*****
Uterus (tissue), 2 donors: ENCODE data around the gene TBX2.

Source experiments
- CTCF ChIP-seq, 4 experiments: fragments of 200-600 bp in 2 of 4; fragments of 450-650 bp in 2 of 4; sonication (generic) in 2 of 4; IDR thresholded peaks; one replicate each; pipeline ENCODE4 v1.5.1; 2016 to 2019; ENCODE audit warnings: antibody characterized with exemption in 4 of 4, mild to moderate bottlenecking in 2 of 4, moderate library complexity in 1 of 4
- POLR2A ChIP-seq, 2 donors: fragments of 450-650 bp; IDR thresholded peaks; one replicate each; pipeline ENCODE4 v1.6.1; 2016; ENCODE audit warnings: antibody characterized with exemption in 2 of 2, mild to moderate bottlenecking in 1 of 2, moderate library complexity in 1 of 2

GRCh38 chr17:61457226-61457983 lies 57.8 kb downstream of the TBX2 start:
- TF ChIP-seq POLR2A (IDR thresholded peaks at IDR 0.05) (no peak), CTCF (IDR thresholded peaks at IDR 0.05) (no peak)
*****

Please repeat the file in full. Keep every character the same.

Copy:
Uterus (tissue), 2 donors: ENCODE data around the gene TBX2.

Source experiments
- CTCF ChIP-seq, 4 experiments: fragments of 200-600 bp in 2 of 4; fragments of 450-650 bp in 2 of 4; sonication (generic) in 2 of 4; IDR thresholded peaks; one replicate each; pipeline ENCODE4 v1.5.1; 2016 to 2019; ENCODE audit warnings: antibody characterized with exemption in 4 of 4, mild to moderate bottlenecking in 2 of 4, moderate library complexity in 1 of 4
- POLR2A ChIP-seq, 2 donors: fragments of 450-650 bp; IDR thresholded peaks; one replicate each; pipeline ENCODE4 v1.6.1; 2016; ENCODE audit warnings: antibody characterized with exemption in 2 of 2, mild to moderate bottlenecking in 1 of 2, moderate library complexity in 1 of 2

GRCh38 chr17:61457226-61457983 lies 57.8 kb downstream of the TBX2 start:
- TF ChIP-seq POLR2A (IDR thresholded peaks at IDR 0.05) (no peak), CTCF (IDR thresholded peaks at IDR 0.05) (no peak)